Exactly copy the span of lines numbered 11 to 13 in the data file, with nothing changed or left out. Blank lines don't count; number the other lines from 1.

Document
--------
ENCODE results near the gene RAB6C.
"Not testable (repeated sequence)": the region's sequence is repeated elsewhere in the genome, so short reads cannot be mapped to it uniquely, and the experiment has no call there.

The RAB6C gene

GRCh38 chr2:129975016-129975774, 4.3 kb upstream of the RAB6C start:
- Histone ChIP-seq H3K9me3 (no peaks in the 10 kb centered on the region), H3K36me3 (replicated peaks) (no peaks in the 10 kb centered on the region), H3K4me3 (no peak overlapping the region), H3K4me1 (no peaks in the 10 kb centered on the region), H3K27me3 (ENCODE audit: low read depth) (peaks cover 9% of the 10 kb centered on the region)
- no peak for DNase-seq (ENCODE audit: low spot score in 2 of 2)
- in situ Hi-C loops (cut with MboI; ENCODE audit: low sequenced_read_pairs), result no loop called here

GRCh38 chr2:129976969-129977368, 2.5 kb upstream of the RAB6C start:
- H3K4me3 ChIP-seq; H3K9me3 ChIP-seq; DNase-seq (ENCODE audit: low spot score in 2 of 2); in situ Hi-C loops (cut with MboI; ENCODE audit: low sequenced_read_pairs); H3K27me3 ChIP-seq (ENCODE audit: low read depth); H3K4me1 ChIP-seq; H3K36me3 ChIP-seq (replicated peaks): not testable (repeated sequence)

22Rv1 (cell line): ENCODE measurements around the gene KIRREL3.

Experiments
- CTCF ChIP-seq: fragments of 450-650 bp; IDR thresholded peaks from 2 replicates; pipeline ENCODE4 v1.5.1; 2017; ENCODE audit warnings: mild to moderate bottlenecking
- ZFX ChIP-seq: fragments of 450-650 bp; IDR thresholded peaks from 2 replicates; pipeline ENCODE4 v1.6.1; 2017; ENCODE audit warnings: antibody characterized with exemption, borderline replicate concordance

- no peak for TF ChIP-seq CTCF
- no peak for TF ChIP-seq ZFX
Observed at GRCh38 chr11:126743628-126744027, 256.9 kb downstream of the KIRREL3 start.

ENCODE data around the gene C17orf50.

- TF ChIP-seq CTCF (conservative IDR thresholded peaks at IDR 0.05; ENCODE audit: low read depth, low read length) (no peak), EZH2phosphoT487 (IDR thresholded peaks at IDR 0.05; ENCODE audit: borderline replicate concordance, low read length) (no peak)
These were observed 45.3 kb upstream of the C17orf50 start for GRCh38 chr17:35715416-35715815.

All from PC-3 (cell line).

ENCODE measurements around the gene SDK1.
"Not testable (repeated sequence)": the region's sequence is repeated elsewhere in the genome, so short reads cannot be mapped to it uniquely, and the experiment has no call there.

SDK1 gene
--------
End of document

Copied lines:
Experiments
- CTCF ChIP-seq: fragments of 450-650 bp; IDR thresholded peaks from 2 replicates; pipeline ENCODE4 v1.5.1; 2017; ENCODE audit warnings: mild to moderate bottlenecking
- ZFX ChIP-seq: fragments of 450-650 bp; IDR thresholded peaks from 2 replicates; pipeline ENCODE4 v1.6.1; 2017; ENCODE audit warnings: antibody characterized with exemption, borderline replicate concordance